Traditional classroom training or online training—which is better? A strong case can be made for either method. But a stronger case can be made for transcending this either/or choice in favor of blended learning.
With the innovative digital learning technologies released every day, you can use an LMS to blend online and live training into a compelling, overarching program. But why stop there? Incorporate the hosting of discussions and daily stand ups by phone, virtual conferencing, or social networking. Encourage field trips—virtual or in person—to get a better feel for the work that needs to be done and the context in which it needs to be accomplished. Think about mobile learning, performance support and microlearning. Use video, audio and “sketchnoting” to enhance engagement and creativity. In short, blended learning is essentially a mix of multiple learning methods and tactics combined to create a cohesive—and hyper-engaging—learning program.
Blending. Just Do It.
Sold yet? Either way, here are some ideas to get even more ideas flowing on how—and why—to consider blending in learning.
- Level the Playing Field: Bring all learners to the same knowledge level through requiring online prerequisites before the live training course. Quiz for comprehension afterward.
- Keep the Conversation Alive: Blended learning extends training beyond a single “event.” Individualize online training assignments, encourage collaboration and conversation (in person or online) between live training sessions, and bring everyone back to the live session when the time is right. Keep learning alive, and ensure that it is brought back to the job site.
- Eliminate Forced Busywork: Online training allows learners to absorb training on their own time and on their own schedule, leaving valuable classroom time for specific skill-building activities that require interaction with trainers and peers. Moving in and out of various learning methodologies accommodates individual learner styles and preferences.
- Bring Relevancy to Learning: Allowing some learning, such as videotaped lectures, to take place online or offline, reserves in-person training time for structured exercises that emphasize the application of the learning for problem-solving or task-based learning.
- Respect Both Trainers’ and Learners’ Time: Trainers can shift their focus from personally overseeing every minute detail of knowledge delivery to focusing on the application of knowledge. And companies save money by reducing travel time of trainers (who may not need to be on site for every single learning event) and learners (who can maximize their time doing their jobs). Live training is reserved for only those activities that truly do need to be delivered face-to-face.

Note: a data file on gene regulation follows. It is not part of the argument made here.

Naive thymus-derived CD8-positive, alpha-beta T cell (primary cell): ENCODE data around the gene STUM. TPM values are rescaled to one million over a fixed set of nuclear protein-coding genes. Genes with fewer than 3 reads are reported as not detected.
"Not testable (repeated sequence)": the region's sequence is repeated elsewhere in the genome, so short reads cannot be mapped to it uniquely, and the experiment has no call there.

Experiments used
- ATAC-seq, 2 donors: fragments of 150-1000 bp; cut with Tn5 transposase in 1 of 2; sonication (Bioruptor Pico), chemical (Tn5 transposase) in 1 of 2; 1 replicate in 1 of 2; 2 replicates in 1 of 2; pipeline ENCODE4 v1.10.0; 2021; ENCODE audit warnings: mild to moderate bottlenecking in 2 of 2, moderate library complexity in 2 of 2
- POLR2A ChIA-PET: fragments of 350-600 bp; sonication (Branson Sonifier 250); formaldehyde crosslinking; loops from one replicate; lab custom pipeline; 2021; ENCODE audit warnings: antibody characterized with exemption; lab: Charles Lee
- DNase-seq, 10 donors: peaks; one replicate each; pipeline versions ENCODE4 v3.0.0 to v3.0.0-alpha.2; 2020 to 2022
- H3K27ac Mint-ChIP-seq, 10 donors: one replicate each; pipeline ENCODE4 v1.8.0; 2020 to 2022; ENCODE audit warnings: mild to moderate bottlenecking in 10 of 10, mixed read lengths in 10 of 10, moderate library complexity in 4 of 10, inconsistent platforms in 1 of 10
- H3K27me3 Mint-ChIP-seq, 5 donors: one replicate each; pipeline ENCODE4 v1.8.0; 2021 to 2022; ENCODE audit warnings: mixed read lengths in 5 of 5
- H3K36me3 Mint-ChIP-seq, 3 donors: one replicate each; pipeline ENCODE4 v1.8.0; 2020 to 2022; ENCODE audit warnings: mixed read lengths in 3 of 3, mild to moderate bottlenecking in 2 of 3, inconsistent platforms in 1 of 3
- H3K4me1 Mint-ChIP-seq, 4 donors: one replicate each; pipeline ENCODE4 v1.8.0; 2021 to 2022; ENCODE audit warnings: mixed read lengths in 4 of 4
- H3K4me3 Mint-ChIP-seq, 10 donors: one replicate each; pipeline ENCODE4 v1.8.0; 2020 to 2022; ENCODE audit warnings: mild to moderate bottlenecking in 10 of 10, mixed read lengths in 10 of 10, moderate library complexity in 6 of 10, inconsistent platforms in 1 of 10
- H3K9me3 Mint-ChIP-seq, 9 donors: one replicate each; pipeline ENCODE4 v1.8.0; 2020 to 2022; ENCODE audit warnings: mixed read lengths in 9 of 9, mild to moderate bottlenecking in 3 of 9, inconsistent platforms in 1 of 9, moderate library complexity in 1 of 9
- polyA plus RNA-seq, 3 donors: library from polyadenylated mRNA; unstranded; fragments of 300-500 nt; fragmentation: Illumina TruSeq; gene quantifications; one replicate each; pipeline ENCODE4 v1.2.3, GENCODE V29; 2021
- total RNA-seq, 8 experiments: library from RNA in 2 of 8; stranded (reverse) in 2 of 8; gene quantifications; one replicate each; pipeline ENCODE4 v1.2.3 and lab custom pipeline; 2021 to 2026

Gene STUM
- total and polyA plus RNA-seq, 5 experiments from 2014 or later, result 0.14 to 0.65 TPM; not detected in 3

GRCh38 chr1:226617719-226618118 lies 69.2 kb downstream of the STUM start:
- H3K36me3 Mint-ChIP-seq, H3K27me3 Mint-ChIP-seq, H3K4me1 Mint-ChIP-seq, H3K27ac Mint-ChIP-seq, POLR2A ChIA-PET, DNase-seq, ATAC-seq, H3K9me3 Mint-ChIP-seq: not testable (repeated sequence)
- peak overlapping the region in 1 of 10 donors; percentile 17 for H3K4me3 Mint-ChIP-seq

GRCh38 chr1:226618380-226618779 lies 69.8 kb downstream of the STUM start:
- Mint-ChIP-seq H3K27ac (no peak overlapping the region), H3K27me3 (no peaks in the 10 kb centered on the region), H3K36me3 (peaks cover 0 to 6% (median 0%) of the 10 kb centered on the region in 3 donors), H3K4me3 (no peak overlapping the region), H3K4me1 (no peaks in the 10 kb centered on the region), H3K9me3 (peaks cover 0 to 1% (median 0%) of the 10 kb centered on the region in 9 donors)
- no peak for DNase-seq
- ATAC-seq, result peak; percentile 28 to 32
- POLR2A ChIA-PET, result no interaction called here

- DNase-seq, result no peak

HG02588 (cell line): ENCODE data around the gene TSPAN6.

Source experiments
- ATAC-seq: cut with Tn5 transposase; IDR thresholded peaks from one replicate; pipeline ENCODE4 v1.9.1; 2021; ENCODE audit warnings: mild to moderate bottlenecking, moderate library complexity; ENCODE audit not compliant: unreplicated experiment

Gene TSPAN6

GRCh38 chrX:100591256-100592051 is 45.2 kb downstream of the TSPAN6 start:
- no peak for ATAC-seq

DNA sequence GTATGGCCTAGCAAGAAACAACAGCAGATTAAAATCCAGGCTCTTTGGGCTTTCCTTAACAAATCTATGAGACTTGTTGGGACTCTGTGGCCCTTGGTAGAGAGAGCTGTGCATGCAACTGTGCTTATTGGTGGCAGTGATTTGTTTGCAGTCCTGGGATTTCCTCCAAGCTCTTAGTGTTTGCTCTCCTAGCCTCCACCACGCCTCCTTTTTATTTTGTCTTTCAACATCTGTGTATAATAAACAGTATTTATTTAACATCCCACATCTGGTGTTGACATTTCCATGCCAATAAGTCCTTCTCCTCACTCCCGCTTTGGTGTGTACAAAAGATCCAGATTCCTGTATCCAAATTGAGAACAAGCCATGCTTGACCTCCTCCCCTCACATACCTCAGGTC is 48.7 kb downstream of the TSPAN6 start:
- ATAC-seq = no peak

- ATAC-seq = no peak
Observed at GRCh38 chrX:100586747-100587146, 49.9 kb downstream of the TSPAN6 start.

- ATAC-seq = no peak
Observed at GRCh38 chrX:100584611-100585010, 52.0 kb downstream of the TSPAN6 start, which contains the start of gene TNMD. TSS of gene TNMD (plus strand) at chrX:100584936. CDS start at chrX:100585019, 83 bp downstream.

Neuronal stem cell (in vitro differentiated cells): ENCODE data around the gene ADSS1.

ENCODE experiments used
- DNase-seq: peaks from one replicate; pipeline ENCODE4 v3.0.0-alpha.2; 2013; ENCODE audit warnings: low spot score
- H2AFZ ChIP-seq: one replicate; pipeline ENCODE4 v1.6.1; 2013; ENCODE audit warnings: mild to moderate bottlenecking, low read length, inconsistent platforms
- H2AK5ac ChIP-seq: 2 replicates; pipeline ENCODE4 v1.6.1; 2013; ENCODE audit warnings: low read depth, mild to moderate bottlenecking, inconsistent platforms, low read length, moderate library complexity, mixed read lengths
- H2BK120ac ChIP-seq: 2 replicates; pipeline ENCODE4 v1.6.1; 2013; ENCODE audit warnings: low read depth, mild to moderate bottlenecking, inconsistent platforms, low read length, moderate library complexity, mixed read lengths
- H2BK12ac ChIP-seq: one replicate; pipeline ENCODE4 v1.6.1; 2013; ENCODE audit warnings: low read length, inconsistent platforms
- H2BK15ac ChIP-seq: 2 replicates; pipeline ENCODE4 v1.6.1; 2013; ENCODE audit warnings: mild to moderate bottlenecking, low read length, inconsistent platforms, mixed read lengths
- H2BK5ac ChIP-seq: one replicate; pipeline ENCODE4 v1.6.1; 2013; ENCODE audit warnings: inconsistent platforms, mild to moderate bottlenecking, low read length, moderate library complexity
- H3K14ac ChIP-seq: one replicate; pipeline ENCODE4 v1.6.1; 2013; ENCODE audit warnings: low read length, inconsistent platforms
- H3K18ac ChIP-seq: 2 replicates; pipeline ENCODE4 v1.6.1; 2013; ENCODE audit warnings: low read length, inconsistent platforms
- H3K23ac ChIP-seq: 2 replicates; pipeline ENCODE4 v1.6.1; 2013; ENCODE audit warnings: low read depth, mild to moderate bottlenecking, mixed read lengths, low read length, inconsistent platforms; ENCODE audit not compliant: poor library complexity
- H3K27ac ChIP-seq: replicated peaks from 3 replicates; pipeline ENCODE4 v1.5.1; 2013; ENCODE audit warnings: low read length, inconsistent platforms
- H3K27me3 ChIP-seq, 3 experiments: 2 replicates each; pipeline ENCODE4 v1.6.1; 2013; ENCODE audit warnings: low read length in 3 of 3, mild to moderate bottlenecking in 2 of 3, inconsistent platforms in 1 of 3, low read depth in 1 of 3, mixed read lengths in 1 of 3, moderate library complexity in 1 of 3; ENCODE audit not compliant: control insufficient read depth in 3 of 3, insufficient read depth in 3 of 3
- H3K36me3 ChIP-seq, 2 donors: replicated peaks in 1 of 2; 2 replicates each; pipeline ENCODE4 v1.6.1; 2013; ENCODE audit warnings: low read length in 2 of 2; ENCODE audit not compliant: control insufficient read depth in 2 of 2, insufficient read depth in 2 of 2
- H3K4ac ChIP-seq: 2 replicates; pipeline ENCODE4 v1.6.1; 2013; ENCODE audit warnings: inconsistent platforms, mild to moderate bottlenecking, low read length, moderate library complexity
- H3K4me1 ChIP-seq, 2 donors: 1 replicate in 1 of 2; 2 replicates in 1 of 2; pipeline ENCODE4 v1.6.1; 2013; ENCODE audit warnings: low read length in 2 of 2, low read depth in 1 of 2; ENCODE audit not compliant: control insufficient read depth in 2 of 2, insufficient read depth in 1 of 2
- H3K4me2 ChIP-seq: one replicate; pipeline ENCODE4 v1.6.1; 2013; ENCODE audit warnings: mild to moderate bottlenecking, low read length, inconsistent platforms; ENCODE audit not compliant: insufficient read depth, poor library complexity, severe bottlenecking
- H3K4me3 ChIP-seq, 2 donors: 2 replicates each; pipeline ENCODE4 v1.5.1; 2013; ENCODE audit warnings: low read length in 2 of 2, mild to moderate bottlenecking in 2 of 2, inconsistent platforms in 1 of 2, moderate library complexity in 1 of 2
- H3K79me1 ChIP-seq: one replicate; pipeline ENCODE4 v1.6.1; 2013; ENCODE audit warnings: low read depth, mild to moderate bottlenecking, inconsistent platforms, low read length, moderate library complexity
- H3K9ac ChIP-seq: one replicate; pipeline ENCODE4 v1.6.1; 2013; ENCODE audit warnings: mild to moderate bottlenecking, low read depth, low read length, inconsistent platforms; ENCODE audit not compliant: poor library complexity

Just a start on idea generation in favor of blended learning programs. Other ideas on how to and why to consider creating blended learning programs? Please share via our social media channels.
A Suggestion—and a Challenge—for You
Blended learning. Try it out, and start (or continue) blending.
Not quite sure where to start or how to expand your current efforts? Start small. Take all your lecture-based, live training materials and create a self-paced online training course. For the material that doesn’t fit into that format, host discussions and daily stand ups by phone, virtual conferencing, or via a social network. See where these first steps take you, and be creative with your ideas to make learning valuable to individuals and organizations.
This suggestion doesn’t need to turn into a time sink. Accept this challenge to create an online training course in one day, and see if you can transcend the either/or trap of “live vs. online” to blend the best of multiple training worlds.
Gauri Reyes is a talent developer and learning leader with extensive experience in roles ranging from software management to managing the learning function in organizations. She is Principal Learning Strategist and CEO at Triple Point Advisors and Founder of the YOUth LEAD program. Follow her on Twitter, LinkedIn or Google+.